Sunday, July 14, 2013

The Key to Early Literacy: Concept of Word

You may think that the answer is phonemic awareness; but this is not so.  The most pivotal early literacy skill is Concept of Word.  The National Reading Panel (2000) credits phonemic awareness as instrumental in the development of literacy skill.  However, Morris (1993) demonstrated that Concept of Word precedes and may facilitate phonemic awareness!  So what is Concept of Word?  Gately (2004) defines it as "...a key early literacy skill, or concept, that matches the spoken and written word.  The following skills are present when a reader has Concept of Word:
Most students achieve these milestones without any specialized instruction.  However, students that do not attain Concept of Word are often placed in specialized programs that emphasize phonemic awareness.  Phonemic awareness is essential, however, without Concept of Word, students are unlikely to make progress.  

What can be done to help students that do not demonstrate Concept of Word?  Two very effective methods for intervention are Repeated Reading of predictable and leveled texts and Rebus Reading.  Most of us in education are very familiar with Repeated Reading and use predictable leveled texts on a regular basis.  These texts can easily be created by teachers and individualized to students' interests.  Fountas and Pinnell (1999) suggest that print should be no more than one line per page.  The text structure should be simple, repetitive, predictable, and natural.  Gately (2004) emphasizes that teachers should "...take care that students successfully finger point when they read" as this will help learners "...establish concept of word and sharpen their focus and attention on print."  

Some of the most beloved picture books are predictable and lend themselves to repeated reading:  Brown Bear, Brown Bear, What Do You See?  by Bill Martin and Eric Carle is an excellent example of a predictable book.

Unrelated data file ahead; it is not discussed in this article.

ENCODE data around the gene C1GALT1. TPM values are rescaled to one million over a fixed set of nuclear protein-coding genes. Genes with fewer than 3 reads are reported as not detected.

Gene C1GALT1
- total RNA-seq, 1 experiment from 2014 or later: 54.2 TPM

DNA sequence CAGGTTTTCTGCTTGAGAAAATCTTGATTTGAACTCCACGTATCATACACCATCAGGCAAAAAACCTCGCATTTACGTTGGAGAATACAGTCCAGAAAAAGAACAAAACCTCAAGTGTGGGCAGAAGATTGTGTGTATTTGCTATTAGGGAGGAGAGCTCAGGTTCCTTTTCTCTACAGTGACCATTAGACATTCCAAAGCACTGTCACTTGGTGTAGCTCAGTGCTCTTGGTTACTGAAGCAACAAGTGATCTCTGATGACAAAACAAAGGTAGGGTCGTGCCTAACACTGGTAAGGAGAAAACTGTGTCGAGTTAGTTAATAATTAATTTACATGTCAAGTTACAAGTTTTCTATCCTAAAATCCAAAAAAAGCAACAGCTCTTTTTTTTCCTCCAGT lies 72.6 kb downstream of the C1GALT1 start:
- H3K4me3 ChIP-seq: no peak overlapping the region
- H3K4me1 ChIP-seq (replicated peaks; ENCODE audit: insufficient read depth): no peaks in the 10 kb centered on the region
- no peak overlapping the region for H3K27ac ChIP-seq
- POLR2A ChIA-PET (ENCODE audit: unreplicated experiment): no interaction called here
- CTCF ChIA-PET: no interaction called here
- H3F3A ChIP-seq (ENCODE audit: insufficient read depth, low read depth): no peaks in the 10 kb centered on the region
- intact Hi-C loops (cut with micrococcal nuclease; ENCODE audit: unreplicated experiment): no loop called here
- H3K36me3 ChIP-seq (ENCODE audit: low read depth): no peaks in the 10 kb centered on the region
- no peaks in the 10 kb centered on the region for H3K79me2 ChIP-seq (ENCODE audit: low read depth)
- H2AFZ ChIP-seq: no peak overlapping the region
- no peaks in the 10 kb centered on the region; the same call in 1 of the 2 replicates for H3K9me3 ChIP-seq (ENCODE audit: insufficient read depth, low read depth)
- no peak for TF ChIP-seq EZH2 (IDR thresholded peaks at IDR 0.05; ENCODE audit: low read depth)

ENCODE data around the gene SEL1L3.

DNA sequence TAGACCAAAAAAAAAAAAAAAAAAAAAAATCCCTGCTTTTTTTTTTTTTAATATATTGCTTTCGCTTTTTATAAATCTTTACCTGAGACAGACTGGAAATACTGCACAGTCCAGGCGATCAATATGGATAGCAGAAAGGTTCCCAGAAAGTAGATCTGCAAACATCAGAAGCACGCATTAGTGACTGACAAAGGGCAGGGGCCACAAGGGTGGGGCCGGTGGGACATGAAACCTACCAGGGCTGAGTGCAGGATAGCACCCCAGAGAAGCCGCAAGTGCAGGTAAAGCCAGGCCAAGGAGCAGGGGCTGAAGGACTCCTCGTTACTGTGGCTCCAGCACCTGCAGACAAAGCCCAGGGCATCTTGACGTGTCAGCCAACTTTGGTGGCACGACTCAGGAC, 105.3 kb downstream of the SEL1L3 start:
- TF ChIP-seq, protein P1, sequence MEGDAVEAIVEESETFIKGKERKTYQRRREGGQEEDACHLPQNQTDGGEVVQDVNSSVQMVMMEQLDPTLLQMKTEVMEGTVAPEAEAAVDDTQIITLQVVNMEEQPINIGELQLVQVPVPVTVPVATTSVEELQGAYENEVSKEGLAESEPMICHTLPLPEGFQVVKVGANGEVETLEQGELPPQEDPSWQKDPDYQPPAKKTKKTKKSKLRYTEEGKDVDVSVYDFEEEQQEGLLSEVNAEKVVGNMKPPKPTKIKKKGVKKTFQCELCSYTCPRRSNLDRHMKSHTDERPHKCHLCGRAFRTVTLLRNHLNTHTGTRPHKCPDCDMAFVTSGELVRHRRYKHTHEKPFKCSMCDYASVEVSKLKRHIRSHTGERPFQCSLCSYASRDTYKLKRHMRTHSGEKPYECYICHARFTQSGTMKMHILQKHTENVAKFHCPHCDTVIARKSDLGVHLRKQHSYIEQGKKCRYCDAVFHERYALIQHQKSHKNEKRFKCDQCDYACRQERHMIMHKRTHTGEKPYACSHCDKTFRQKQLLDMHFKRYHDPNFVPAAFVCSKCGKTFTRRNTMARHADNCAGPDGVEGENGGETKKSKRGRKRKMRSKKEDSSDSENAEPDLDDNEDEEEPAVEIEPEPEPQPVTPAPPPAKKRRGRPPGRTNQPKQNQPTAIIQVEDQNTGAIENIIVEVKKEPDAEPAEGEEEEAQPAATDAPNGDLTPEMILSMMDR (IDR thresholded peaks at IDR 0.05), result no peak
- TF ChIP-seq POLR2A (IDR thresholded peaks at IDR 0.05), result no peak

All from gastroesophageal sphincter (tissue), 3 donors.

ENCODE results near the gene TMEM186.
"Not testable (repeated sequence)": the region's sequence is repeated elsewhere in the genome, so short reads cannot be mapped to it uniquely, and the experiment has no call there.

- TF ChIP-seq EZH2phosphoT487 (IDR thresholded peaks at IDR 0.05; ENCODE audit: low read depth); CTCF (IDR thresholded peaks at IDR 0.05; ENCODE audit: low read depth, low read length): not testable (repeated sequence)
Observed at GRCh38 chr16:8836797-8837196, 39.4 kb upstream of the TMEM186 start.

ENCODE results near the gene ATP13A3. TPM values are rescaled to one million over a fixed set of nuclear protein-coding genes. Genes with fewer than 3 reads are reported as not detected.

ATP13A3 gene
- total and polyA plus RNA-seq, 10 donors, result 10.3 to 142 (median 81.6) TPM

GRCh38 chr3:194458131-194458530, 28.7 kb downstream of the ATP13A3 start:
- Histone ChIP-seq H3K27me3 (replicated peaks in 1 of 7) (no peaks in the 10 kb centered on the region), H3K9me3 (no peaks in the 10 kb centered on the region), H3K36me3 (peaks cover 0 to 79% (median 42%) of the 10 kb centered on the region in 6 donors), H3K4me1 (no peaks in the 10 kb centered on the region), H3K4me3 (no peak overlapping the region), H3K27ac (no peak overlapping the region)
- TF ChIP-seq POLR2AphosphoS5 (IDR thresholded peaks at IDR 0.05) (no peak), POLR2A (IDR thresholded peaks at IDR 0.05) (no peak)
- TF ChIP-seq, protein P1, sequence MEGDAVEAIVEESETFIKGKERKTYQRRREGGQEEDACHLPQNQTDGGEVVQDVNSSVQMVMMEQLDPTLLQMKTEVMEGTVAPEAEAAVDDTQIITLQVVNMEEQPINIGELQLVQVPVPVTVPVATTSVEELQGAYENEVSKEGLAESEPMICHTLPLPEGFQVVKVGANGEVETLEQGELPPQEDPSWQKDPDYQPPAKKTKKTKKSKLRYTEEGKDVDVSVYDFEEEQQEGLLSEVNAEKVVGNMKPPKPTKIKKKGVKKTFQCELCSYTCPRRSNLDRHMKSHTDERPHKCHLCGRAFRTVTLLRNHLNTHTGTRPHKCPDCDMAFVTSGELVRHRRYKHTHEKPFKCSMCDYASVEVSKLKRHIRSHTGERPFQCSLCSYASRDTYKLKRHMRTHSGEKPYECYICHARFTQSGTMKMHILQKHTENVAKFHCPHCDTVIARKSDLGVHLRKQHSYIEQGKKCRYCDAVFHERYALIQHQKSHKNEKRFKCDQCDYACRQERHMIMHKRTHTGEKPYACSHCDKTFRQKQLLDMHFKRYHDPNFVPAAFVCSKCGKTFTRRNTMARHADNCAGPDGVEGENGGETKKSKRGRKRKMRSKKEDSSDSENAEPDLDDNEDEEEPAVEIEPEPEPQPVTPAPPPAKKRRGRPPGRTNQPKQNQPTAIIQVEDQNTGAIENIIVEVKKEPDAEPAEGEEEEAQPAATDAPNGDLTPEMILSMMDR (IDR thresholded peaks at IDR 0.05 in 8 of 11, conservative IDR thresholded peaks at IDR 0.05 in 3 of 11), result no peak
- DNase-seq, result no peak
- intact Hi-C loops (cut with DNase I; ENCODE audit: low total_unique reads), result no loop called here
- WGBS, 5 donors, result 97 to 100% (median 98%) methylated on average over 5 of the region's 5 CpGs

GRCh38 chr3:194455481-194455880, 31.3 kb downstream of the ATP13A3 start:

Rebus Reading is another powerful strategy for assisting emergent readers with Concept of Word.  This strategy has proven so effective that it " recommended as one that should be found in every classroom with emergent readers (National Center for Technology Innovation, 2004).  Rebus is the combination of pictures with words either in conjunction or in place of the word.  Rebuses are ideal for both emergent readers and struggling readers because they reduce the learning load on the reader (Woodcock, 1968.)  Research conducted by Begy and Cahill (1978) found that the ability of kindergarten children to segment oral language into separate words significantly increased when they had used the Modified Rebus Reading Readiness Program (uses pictorial representatives of words) instead of a traditional reading readiness program.  

The benefits of Rebus Reading and Repeated Reading of predictable text can and should be combined when working with emergent readers.  In an effort to prepare our preschooler for the exciting and complex task of reading, I have created Sight Word Rainbow-Write Rebus Readers.  They utilize predictable text as well as rebus in order to facilitate Concept of Word. Rainbow-writing with a die makes this a highly interactive and multisensory learning experience.  For each new sight word and Rebus Reader we begin by reading it together.  I read it aloud and track each word/picture with my finger.  Next, I draw her attention to the sight word we are focusing on and tell her "The letters a-m spell the word am."  Next, she uses her die and rolls one time for each page.  The die shows her what three colors to rainbow-write.  Last, she colors the pictures.  Finally, she is very excited to show Mommy, Daddy, Grandma, Grandpa and anyone else who is around how she can "READ!"  I always ask her to use her finger to track each word/picture.  If your child or student is struggling with this, you can place small smiley stickers under each word/picture to help slow them down.  Have them touch each sticker as they read each word/picture.  You can gradually fade out the stickers.  

I am creating these is a very specific sequence.  Each one is meant to build upon the other.  For example, the one shown above is introduced only after she has mastered the sight word "I".  Once she has mastered the sight word "am" it can be used in another book.   GUESS WHAT?  I have the "I" Sight Word Rainbow Write Rebus Reader for you FREE!  I hope that you enjoy it:)  Just click on the picture below to grab yours at TpT!  If you would like to get it at Teachers Notebook just click HERE:)


  1. Thanks for the reminder of how important concept of word is. THe freebie is great!

    Following you. :)
    Read With Me ABC

  2. Timely suggestions ! Incidentally if others need to fill out a DA 2028 , I came across a template form here